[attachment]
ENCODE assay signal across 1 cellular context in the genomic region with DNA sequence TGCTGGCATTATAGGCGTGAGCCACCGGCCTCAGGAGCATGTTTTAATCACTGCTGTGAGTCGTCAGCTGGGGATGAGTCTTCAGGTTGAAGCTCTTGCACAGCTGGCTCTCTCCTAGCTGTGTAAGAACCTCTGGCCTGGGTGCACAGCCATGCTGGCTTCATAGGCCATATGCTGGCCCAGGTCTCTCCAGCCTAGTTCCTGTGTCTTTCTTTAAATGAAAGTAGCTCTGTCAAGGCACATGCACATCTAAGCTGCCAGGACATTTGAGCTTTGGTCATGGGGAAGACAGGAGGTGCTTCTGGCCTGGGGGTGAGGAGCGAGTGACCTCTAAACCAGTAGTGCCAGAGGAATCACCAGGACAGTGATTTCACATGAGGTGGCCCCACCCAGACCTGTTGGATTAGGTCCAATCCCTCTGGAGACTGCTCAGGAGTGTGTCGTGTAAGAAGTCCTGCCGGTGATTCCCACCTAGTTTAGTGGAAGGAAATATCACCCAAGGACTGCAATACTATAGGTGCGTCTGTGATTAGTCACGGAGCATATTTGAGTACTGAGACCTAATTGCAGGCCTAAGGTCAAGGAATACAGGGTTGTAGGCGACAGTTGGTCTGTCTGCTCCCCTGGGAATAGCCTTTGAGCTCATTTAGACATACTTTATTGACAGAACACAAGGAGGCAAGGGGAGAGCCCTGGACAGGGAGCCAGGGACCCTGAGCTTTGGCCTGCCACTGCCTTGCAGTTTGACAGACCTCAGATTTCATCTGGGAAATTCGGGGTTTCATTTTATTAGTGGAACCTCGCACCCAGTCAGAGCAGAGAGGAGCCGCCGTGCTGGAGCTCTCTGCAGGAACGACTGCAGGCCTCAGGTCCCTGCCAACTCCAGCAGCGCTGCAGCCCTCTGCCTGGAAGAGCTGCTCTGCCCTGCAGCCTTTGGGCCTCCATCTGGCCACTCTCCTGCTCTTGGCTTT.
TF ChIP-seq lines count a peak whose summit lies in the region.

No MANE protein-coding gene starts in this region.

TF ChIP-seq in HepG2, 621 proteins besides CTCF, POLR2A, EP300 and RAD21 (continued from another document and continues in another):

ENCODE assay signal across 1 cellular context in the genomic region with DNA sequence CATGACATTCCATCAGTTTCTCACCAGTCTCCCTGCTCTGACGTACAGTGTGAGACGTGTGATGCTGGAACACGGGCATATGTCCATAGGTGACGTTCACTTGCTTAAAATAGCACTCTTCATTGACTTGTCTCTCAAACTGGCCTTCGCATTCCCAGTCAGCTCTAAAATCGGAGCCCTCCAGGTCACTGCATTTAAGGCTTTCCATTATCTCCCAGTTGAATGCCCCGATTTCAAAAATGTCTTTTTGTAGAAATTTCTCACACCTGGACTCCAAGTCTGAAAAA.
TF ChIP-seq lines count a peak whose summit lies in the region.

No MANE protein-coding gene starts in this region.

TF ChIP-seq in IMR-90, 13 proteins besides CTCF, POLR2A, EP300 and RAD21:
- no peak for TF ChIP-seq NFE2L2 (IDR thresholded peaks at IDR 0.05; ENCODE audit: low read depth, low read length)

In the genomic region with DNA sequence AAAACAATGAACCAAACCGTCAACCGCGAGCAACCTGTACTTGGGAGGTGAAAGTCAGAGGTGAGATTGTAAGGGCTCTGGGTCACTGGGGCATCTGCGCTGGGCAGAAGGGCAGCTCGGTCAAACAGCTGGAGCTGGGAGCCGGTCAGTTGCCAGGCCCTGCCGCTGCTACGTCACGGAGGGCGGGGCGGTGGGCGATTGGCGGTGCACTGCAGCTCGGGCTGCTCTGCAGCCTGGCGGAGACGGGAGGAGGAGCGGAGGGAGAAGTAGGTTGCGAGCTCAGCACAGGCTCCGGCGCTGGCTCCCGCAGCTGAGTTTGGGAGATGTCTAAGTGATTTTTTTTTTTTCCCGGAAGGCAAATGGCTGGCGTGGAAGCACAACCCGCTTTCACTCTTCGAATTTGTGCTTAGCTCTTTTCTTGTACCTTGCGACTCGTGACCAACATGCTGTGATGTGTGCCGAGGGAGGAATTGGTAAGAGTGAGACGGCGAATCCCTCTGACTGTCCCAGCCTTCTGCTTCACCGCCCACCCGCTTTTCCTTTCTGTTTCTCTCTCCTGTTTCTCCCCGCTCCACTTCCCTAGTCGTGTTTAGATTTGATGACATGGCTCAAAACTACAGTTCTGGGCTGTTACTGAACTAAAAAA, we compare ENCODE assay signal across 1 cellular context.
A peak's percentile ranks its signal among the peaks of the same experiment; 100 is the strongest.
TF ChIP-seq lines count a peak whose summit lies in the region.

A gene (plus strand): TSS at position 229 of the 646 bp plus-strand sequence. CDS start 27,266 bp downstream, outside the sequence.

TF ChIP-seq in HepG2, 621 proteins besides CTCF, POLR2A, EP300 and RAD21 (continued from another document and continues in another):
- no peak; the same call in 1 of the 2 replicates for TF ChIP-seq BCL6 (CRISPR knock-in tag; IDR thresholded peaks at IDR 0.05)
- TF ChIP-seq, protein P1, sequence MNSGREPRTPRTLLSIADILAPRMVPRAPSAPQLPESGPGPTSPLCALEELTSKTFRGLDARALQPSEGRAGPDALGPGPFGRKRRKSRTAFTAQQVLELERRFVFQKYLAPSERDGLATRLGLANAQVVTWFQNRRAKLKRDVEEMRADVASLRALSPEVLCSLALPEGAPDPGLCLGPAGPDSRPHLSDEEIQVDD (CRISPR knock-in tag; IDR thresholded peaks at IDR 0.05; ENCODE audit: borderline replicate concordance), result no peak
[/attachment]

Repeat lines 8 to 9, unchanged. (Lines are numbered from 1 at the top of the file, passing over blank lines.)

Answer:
TF ChIP-seq in IMR-90, 13 proteins besides CTCF, POLR2A, EP300 and RAD21:
- no peak for TF ChIP-seq NFE2L2 (IDR thresholded peaks at IDR 0.05; ENCODE audit: low read depth, low read length)